4) PORTLAND — A federal appeals court ruled Friday that the U.S. Fish and Wildlife Service violated the Endangered Species Act when it approved a 22,000-acre federal logging project that affects northern spotted owl habitat in southern Oregon. In a case dating from 2001, the 9th U.S. Circuit Court of Appeals overturned a lower court ruling that would allow logging based on an "incidental take" statement estimating how many owls might be killed. Any landowners, companies, state or local governments with projects that might incidentally harm — or "take" — wildlife that is listed as endangered or threatened must first obtain an incidental take permit from the Fish and Wildlife Service. http://www.oregonlive.com/newsflash/regional/index.ssf?/base/news-18/1171671259304240.xml&stor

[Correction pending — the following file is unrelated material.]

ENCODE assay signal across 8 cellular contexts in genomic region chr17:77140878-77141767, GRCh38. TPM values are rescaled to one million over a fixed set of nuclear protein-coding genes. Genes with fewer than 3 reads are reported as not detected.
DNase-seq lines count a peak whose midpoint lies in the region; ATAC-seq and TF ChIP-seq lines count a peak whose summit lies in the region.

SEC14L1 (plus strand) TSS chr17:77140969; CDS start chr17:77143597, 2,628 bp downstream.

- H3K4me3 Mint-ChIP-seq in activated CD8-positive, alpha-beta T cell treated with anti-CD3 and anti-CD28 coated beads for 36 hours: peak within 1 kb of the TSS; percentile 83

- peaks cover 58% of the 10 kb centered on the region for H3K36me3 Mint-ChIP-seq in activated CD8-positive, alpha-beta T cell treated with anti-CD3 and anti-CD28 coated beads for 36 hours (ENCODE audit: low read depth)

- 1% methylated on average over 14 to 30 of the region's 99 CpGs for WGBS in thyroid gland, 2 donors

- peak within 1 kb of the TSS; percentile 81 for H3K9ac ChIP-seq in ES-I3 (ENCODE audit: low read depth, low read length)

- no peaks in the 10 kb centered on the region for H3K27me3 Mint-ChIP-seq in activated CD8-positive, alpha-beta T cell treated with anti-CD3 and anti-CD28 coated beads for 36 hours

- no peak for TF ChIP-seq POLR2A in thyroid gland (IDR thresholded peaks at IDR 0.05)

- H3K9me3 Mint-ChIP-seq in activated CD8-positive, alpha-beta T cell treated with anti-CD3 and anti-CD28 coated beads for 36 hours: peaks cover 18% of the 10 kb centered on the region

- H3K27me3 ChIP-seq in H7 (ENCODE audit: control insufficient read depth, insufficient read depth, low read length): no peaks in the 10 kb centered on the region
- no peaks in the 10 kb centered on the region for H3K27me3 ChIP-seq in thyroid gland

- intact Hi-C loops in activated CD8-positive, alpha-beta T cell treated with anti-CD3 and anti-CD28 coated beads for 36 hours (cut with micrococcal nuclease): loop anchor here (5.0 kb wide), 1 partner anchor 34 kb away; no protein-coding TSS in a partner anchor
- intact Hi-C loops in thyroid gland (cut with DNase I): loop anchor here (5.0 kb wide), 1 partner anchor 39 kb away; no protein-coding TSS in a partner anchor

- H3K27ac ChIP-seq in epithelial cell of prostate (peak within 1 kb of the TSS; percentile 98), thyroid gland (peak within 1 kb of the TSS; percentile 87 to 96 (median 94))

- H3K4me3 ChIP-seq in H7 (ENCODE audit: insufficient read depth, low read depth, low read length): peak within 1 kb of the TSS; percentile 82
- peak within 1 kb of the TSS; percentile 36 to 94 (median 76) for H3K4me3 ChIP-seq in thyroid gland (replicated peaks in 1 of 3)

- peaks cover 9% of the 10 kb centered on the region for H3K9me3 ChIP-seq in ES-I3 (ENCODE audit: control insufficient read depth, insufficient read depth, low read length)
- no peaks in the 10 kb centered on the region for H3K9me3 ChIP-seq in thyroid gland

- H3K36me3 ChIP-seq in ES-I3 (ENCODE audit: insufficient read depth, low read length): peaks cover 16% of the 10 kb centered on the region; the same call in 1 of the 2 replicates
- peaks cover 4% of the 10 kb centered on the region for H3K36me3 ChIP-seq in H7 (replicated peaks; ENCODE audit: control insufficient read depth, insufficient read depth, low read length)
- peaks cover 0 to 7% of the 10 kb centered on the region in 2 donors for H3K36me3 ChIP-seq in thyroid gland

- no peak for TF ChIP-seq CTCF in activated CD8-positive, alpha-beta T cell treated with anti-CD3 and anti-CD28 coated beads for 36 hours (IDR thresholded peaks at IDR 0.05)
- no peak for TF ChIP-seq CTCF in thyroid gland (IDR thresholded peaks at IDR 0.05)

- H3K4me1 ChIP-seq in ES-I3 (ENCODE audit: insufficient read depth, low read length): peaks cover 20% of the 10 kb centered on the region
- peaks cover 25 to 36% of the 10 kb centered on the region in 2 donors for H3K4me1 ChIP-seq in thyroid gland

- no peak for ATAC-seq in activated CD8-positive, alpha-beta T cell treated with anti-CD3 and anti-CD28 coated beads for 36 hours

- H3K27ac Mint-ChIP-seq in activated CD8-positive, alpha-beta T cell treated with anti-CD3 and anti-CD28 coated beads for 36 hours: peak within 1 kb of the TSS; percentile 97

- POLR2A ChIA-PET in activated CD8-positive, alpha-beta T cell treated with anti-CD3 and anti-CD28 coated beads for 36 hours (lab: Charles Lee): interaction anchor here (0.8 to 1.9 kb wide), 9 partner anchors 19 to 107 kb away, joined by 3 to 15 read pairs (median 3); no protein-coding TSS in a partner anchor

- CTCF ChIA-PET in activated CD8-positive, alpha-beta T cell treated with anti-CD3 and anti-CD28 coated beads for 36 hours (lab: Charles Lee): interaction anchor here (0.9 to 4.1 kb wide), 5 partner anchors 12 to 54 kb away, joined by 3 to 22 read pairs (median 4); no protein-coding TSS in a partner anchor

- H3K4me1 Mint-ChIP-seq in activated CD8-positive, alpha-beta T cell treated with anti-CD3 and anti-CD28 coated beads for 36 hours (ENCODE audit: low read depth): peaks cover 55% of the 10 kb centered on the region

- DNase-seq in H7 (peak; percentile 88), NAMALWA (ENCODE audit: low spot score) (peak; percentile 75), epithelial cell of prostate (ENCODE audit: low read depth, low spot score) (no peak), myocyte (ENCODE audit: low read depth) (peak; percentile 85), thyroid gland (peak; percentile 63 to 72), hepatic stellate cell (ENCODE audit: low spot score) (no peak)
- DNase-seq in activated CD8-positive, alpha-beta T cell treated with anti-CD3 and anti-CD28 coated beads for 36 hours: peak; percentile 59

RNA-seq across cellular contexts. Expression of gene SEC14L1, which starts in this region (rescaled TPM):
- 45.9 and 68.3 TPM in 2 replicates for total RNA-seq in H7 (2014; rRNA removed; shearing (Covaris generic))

5) There are over 22 specific species of Quercus (which is the botanical name for oak) in varied types of topography and climatic zones throughout this state. Within the oak family there are some trees that are totally clothed with leaves throughout the course of the year and there are those that go dormant and are deciduous, losing their leaves for a period of dormancy and rest. The oak relatives of modern species contributed to the landscape of prehistoric California more than 20 million years ago. As the environment changed over time, so did oak habitats which support about 300 species of accompanying flora and fauna in their surroundings. Over the millennia, oaks have been sculptured by the features of their landscape, the leaves, the branches, their stout trunks and their expanding root-system that goes far beyond the drip line of the total canopy of the tree. Each different species has developed distinct growth forms and tolerance to environmental stress, such as man’s impact when moving into their native woodland areas. In California today, the oaks are being threatened with today’s changing inner phase of the urban and wild lands that surrounds our communities throughout the state and elsewhere on this little planet. But intensifying land use in the hardwood range has brought about soil erosion, reduced forage production, poor regeneration among some species of oaks and dwindling resources, due to development in their specialized plant community. The hardwood range of oak trees clearly shows signs of the last hundred years of human habitation around them. http://www.thevillagenews.com/story.asp?story_ID=20680